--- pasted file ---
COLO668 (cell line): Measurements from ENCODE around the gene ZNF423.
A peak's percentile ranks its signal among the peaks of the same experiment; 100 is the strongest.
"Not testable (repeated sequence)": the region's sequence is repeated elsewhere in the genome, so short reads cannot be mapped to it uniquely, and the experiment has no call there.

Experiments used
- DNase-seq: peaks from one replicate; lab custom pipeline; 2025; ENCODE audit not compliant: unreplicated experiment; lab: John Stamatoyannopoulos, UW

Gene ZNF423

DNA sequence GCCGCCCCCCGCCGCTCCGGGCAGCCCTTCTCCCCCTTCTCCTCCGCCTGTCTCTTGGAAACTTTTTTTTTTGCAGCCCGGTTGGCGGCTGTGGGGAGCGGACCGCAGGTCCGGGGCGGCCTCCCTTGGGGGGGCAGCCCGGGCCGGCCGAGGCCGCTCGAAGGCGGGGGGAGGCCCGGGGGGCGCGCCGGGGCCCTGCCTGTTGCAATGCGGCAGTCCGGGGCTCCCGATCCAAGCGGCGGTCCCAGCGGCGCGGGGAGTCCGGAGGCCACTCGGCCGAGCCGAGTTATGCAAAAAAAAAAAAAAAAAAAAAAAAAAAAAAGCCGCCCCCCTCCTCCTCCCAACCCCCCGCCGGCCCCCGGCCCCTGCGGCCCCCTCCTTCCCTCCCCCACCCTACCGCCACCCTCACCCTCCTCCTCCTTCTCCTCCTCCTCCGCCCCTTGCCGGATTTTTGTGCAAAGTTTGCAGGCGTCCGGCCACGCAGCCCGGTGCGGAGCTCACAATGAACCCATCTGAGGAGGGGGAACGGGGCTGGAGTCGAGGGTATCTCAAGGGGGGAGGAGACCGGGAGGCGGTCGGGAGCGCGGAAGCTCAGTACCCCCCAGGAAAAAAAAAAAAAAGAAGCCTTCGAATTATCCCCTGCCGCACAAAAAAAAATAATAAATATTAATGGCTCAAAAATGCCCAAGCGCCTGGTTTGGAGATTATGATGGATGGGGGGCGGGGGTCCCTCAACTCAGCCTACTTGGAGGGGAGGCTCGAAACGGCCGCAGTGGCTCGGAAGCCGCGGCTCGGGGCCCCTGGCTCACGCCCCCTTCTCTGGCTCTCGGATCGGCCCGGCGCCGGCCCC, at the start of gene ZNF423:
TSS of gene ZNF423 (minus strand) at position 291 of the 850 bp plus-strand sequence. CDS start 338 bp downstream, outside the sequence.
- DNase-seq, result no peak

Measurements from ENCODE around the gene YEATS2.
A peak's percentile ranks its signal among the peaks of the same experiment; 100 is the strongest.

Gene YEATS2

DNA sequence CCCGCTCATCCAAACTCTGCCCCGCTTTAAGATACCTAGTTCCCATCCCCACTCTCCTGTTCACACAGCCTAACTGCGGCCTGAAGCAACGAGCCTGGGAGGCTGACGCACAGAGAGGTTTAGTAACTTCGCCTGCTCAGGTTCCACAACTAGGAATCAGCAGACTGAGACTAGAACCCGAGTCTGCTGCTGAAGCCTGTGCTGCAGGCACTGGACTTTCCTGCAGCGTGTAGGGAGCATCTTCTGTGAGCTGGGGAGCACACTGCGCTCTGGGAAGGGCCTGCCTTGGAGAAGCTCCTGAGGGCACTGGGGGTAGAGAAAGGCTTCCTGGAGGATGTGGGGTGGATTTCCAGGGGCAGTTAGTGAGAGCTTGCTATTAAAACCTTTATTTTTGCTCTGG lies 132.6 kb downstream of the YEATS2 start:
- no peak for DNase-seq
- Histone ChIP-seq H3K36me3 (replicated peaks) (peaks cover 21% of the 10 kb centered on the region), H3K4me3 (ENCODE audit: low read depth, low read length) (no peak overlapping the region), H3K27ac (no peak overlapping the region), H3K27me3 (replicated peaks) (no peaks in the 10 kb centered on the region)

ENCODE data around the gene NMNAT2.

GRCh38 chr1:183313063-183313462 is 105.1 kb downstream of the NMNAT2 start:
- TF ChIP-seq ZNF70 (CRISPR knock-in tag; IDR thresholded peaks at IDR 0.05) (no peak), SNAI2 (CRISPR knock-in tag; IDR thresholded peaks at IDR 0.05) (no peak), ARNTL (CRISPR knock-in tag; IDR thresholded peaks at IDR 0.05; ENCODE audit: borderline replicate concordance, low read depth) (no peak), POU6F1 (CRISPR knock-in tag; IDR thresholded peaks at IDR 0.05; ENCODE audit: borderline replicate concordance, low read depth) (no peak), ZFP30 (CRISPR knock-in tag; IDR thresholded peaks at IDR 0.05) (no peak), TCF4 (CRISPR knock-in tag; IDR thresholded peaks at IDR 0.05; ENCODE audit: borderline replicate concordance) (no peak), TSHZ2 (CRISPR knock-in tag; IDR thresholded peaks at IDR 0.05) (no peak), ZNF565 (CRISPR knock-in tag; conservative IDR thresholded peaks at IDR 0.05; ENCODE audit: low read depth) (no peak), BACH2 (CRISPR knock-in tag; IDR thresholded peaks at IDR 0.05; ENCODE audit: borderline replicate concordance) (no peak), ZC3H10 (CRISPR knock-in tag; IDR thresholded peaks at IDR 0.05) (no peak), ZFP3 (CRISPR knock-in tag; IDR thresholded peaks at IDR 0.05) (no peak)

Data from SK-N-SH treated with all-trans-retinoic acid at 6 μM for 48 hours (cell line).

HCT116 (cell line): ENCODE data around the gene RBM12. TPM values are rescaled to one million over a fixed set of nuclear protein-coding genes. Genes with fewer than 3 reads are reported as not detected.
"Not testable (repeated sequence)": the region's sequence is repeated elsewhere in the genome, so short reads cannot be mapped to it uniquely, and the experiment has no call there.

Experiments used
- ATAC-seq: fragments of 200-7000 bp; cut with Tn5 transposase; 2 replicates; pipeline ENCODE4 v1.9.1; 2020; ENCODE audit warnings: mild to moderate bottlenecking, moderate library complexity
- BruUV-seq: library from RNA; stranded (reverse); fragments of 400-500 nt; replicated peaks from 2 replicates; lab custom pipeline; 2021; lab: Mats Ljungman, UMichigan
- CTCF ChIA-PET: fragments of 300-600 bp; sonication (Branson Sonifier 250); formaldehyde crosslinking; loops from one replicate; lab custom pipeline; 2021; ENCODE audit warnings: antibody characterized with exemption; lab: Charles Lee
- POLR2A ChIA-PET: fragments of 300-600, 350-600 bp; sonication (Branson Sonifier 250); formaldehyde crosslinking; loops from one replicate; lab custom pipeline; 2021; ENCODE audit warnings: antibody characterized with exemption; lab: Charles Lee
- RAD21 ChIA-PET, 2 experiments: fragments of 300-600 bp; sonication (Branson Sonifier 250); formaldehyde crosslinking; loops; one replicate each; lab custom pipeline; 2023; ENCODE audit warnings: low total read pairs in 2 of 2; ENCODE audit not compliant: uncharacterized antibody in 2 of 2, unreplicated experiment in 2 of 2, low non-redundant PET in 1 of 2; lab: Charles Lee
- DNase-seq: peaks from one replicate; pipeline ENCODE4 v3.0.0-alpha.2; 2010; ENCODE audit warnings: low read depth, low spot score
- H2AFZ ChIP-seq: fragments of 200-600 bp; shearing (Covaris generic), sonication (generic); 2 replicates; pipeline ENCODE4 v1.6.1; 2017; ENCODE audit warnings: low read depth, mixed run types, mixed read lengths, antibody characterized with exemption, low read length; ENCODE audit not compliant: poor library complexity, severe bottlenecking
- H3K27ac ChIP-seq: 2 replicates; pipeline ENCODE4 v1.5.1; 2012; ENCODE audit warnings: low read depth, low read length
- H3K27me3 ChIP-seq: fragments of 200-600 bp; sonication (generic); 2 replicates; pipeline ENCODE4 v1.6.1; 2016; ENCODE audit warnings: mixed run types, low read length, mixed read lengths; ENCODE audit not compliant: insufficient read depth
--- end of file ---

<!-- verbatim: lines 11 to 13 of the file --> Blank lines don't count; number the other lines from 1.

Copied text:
A peak's percentile ranks its signal among the peaks of the same experiment; 100 is the strongest.

Gene YEATS2

DNA sequence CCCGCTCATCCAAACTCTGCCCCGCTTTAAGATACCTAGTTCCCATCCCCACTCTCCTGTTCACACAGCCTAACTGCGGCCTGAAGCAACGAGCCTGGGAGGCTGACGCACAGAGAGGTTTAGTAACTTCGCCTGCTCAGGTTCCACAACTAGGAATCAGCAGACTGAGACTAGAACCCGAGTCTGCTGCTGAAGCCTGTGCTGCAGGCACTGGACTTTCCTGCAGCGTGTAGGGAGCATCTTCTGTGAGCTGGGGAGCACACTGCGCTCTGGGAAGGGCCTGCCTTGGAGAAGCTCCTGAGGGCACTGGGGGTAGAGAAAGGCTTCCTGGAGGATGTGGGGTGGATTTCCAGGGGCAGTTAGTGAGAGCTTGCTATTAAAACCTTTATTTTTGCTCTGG lies 132.6 kb downstream of the YEATS2 start: